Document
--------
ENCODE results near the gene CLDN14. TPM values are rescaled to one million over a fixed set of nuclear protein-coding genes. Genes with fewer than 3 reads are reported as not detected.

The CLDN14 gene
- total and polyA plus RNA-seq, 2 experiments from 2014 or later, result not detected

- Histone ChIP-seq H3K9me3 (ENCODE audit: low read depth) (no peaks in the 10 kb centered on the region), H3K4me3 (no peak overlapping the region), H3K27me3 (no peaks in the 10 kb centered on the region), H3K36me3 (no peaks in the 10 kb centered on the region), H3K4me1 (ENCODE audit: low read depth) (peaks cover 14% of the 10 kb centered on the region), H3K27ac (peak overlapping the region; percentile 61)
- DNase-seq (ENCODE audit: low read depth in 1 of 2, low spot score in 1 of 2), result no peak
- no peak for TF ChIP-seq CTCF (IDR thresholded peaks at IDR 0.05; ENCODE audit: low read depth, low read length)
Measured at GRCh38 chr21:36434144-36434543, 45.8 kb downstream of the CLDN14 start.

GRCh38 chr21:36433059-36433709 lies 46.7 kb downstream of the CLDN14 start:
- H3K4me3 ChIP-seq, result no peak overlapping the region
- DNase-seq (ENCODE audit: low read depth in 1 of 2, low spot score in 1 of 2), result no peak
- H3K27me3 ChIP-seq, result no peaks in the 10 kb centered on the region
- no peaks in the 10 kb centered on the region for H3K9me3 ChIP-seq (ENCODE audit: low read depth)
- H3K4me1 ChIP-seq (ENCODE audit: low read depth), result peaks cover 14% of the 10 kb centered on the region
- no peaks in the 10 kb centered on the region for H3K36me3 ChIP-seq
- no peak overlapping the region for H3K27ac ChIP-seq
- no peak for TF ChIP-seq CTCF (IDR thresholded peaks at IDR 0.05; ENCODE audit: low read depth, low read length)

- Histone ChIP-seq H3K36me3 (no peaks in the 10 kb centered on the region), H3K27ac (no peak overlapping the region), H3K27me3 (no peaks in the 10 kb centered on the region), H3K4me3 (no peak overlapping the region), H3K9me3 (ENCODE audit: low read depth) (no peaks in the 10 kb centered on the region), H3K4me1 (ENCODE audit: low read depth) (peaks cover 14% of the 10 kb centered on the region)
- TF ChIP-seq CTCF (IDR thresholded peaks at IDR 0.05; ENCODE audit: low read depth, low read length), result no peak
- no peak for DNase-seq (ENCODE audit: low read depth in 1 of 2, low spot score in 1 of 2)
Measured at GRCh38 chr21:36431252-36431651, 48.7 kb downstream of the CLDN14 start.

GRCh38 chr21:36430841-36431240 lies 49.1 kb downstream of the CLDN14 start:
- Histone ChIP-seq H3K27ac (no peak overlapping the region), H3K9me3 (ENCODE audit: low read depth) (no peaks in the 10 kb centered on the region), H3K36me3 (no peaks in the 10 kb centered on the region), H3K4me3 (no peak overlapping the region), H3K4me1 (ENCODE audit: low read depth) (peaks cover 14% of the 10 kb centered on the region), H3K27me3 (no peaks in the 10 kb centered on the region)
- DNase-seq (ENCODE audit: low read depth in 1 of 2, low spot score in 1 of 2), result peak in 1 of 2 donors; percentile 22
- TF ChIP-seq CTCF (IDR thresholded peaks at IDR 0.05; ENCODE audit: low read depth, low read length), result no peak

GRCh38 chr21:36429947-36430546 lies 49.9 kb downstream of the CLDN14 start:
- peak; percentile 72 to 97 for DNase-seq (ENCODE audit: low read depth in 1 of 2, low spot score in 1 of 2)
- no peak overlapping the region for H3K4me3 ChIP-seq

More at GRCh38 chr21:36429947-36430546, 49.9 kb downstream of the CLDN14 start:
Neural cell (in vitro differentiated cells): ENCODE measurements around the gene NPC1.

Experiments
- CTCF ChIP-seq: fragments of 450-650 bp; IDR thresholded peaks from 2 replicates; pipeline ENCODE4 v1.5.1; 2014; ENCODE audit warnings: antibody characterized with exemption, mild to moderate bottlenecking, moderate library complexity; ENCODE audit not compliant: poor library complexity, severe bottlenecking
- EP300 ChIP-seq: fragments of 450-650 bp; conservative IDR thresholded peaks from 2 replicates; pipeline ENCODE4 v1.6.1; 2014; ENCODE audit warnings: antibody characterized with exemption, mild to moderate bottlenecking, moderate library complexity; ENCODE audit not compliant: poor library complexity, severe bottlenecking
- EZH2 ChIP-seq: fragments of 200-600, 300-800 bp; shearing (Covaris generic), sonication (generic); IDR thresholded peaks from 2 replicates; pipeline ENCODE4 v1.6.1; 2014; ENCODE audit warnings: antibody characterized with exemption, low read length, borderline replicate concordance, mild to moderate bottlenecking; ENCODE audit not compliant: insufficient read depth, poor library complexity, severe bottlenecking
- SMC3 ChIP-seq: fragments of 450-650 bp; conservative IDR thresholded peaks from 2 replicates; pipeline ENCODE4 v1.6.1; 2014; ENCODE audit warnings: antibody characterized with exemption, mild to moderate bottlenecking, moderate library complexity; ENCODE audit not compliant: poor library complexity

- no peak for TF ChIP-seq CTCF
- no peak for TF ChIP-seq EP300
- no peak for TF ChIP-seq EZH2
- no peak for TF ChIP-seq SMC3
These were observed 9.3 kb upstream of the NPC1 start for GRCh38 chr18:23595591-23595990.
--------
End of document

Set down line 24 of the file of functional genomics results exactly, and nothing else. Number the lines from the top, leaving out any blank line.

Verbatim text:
- TF ChIP-seq CTCF (IDR thresholded peaks at IDR 0.05; ENCODE audit: low read depth, low read length), result no peak